For all of you dog and cat owners out there, how often do you brush your pet’s teeth? Do you brush your pet’s teeth? 

Ten years ago, as a first time pet owner, I remember being encouraged to take care of my dog Fig’s teeth.

RoundTable reporter Wendi Kromash and Fig ready for the start of the North Shore Century bike ride in September 2022. Credit: Wendi Kromash

I made sure he got a dental bone each day after dinner and I brushed his teeth nightly as a regular part of Fig’s bedtime routine. He’d see me approach with his toothbrush and peanut butter flavored doggy toothpaste and would roll on to his back and open his mouth.  

He is really cute when he does this. 

My late father was a dentist. My brother is a dentist. I grew up understanding how essential good dental care is to one’s overall health. I could see Fig’s teeth were accumulating tartar. At each annual check up, our vet suggested I schedule a dental appointment for Fig.  

I always found two reasons to avoid scheduling this appointment: the cost and the risk of him being put under anesthesia. The cost was always in the four-figure range depending on the extent of disease found, which could only be determined after radiograph X-rays were taken. And taking radiographs of a dog’s mouth requires anesthesia.  

Some pet insurance plans cover dental extractions and radiographs. Most plans don’t cover pre-existing conditions. And future dental coverage might depend on your pet getting a baseline dental exam first so any teeth needing additional care can be identified (and excluded). 

Fig’s been hospitalized twice already through Blue Pearl Emergency Pet Hospital and I paid handsomely both times. He trembles noticeably whenever we go to the vet for his check ups or regular vaccinations. As a rescue animal, he’s anxious on a good day. 

I knew that if I was going to properly care for Fig, a dachshund mix, I would need to get his teeth professionally examined and cleaned at the veterinarian’s office. February is National Pet Dental Health Month and many veterinarian practices offer month-long discounts for the care.

Fig during dental surgery. Credit: Provided by Wendi Kromash

I made sure he had nothing by mouth after 9 p.m. and dropped him off at 8:05 a.m. I signed the forms and confirmed my cellphone would be on to talk with the doctor.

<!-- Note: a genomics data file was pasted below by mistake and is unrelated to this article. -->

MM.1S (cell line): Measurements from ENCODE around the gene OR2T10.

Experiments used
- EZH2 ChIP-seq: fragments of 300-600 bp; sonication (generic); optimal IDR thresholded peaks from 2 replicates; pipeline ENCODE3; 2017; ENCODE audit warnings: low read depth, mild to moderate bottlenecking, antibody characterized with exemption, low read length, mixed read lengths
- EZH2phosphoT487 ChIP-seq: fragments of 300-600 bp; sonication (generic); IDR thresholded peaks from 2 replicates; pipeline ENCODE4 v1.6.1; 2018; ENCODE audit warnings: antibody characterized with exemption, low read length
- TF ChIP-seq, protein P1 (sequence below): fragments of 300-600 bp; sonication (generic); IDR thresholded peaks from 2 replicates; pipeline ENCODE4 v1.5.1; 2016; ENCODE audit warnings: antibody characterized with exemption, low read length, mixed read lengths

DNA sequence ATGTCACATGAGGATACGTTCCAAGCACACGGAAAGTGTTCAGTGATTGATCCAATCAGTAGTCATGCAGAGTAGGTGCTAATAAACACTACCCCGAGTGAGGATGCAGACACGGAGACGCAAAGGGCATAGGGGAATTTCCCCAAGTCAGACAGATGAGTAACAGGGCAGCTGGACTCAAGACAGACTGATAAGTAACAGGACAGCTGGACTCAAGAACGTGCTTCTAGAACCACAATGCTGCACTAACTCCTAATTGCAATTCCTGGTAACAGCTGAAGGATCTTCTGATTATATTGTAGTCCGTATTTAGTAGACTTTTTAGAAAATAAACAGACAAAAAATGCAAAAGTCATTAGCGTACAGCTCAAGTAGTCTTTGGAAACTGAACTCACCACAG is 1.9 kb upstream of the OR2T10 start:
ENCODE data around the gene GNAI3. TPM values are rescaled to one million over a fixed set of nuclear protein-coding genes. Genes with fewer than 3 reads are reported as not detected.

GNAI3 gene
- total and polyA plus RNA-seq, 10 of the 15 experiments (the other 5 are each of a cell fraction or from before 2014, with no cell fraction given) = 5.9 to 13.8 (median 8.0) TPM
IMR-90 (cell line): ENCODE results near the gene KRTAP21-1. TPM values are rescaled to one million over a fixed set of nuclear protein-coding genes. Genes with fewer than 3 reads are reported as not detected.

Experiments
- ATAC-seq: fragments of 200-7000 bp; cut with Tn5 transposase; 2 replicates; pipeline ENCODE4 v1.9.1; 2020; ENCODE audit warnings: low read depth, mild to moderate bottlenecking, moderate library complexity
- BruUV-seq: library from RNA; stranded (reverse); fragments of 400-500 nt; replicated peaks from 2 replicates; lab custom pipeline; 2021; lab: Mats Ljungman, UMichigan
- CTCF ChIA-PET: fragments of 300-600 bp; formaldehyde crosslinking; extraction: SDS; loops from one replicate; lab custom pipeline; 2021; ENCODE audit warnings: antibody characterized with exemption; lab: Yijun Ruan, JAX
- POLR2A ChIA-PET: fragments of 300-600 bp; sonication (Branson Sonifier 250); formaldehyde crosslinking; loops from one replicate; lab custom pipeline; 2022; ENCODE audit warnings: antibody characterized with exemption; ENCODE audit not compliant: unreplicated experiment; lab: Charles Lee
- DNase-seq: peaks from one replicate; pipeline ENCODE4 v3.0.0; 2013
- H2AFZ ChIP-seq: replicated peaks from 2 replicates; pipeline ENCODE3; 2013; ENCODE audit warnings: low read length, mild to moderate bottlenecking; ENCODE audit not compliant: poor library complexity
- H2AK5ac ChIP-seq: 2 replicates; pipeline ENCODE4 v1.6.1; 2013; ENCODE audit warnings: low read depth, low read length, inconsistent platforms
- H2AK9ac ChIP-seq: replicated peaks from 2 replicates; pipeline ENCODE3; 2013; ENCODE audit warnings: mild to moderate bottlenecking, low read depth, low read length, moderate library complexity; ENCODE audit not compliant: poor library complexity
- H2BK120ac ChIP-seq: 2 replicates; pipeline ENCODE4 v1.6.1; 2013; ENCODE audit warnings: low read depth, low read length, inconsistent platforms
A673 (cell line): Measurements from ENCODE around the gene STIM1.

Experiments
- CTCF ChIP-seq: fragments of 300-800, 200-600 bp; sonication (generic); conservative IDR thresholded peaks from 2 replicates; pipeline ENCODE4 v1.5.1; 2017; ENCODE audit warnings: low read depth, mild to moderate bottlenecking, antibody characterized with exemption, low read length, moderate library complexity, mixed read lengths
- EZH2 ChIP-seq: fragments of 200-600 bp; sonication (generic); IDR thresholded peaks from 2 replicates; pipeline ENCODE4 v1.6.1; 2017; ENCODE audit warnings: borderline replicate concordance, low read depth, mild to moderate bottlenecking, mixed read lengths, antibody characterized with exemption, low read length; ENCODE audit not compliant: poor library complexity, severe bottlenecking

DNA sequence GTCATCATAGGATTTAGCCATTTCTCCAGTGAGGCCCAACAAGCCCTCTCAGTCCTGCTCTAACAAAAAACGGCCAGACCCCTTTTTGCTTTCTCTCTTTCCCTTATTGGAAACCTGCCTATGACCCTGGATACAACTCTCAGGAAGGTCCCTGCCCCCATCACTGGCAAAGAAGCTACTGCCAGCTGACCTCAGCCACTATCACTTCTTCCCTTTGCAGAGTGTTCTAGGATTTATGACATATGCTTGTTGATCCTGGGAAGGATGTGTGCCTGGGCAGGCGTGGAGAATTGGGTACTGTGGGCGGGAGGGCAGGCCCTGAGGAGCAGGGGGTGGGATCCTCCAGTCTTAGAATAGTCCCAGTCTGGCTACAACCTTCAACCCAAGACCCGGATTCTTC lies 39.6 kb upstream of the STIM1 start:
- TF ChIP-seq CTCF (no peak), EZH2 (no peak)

Nothing could have prepared me for the phone call I received.

Fig had such extensive decay that many of his teeth were loose already, which I had not detected. The doctor strongly recommended 16-18 teeth be removed, with possibly another four to six coming out depending on how he tolerated the anesthesia. There was so much damage the surgery might have to be done in two parts.

He was not the only one in need of anesthesia: I felt physically sick after the call. 

Would he have any teeth left after this? Yes, he would. According to an online article by Alexandra Anastasio for the American Kennel Club, adult dogs have 42 teeth.

Most of the time they do fine after multiple extractions because the loose and painful teeth aren’t bothering them any longer.

Dogs are pretty good at hiding pain, apparently. 

Four hours later, minus 20 teeth, including his two upper canine teeth, my pup was safely awakened from anesthesia. He tolerated the surgery well. He was alert and sitting up in the cage.

I took him home armed with three prescriptions, one antibiotic and two for pain. 

Fig, four days after his dental surgery. Credit: Wendi Kromash

In spite of everything he went through, Fig had an appetite.

He has to eat puréed food and wet kibble for two weeks but has slept well.

He needed the oral pain medicine for only the first two days. The incessant sneezing he’d been dealing with for over a year has stopped, most likely because it related to issues with his teeth rather than allergies. His personality remains intact. 

In retrospect, my delays and reluctance were not helpful; I should have scheduled his dental exams annually. I didn’t realize how susceptible his breed is to dental disease. I have to live with knowing I caused Fig to suffer more than he might have otherwise.

If there is any good to come out of this experience, don’t do what I did. Get your dog’s and cat’s teeth cleaned regularly. Our tooth brushing will hopefully resume after Fig’s follow-up visit.

Wendi Kromash

Wendi Kromash is curious about everything and will write about anything. She tends to focus on one-on-one interviews with community leaders, recaps and reviews of cultural events, feature stories about...

Join the Conversation


The RoundTable will try to post comments within a few hours, but there may be a longer delay at times. Comments containing mean-spirited, libelous or ad hominem attacks will not be posted. Your full name and email is required. We do not post anonymous comments. Your e-mail will not be posted.

Your email address will not be published. Required fields are marked *

  1. Thanks Wendi for sharing your experience with Fig and for the excellent information to help others with dogs especially Fig’s breed!

  2. The costs associated with animals having their teeth cleaned is crazy high and it is, I believe, what prevents most of us dog/cat lovers from having their teeth cleaned and checked regularly. But the procedure is so important. Glad that your Fig is doing so well and that other issues have cleared up. And thanks for sharing your experience with us.